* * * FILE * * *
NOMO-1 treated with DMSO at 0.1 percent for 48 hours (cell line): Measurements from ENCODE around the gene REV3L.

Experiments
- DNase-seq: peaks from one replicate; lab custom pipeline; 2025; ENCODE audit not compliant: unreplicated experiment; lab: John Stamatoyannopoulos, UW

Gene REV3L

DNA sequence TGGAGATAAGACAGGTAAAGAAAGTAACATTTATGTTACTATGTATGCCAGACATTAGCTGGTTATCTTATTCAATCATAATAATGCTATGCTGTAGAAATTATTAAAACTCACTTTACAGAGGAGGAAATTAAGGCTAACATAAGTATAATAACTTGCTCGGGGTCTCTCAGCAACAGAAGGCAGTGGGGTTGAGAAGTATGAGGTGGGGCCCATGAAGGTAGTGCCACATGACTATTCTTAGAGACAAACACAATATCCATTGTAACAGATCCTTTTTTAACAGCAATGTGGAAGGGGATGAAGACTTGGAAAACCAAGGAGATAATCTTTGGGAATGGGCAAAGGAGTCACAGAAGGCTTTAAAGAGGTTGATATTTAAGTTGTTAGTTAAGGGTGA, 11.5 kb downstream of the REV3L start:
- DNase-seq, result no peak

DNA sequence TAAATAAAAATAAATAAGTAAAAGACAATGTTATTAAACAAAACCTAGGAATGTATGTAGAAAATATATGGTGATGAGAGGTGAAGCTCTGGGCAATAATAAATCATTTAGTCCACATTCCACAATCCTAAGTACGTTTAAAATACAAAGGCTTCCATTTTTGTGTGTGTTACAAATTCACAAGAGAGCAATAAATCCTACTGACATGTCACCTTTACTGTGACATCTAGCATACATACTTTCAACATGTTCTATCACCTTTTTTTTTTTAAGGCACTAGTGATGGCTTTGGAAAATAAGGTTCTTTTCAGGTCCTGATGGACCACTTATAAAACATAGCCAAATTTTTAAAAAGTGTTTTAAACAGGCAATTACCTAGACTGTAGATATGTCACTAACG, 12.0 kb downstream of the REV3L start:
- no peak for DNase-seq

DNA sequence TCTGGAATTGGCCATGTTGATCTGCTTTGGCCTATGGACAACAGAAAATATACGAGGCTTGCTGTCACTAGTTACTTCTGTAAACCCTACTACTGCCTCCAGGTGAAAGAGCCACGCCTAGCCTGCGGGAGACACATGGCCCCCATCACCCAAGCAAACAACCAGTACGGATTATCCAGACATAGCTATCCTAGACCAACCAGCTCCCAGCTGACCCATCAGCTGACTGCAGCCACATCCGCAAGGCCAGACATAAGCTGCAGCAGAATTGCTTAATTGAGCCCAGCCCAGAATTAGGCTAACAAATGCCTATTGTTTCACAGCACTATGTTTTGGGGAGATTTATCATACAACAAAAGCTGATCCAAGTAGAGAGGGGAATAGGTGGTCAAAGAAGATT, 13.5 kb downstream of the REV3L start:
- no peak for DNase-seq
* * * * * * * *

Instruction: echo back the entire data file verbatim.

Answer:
NOMO-1 treated with DMSO at 0.1 percent for 48 hours (cell line): Measurements from ENCODE around the gene REV3L.

Experiments
- DNase-seq: peaks from one replicate; lab custom pipeline; 2025; ENCODE audit not compliant: unreplicated experiment; lab: John Stamatoyannopoulos, UW

Gene REV3L

DNA sequence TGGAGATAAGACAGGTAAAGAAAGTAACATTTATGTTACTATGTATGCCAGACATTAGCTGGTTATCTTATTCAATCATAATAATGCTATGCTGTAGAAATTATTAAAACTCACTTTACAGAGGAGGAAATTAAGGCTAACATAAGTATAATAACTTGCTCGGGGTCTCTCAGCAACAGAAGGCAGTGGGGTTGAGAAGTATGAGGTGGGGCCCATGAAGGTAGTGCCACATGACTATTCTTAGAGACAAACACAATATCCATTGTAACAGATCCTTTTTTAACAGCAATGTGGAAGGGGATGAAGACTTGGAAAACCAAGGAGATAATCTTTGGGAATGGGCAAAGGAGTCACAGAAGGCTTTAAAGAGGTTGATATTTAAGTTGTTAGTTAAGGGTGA, 11.5 kb downstream of the REV3L start:
- DNase-seq, result no peak

DNA sequence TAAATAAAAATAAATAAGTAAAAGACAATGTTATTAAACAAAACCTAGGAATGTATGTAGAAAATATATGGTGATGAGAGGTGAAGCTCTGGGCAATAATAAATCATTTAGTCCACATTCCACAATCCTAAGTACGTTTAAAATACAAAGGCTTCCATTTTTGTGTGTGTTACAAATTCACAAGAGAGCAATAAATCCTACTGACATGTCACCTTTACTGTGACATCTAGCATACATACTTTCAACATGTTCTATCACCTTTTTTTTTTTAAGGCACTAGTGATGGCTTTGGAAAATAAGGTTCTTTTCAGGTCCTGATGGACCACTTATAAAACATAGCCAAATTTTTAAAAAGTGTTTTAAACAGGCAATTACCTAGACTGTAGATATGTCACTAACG, 12.0 kb downstream of the REV3L start:
- no peak for DNase-seq

DNA sequence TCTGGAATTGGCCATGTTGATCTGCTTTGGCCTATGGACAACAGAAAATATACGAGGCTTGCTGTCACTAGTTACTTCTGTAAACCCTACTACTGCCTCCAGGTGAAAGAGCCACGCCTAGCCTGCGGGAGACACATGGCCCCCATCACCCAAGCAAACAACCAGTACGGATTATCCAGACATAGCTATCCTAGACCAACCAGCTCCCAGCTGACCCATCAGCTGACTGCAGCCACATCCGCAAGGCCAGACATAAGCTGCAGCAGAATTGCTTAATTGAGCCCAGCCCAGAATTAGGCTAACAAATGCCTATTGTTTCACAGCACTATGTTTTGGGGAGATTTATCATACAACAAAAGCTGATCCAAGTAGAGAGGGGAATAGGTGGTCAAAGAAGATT, 13.5 kb downstream of the REV3L start:
- no peak for DNase-seq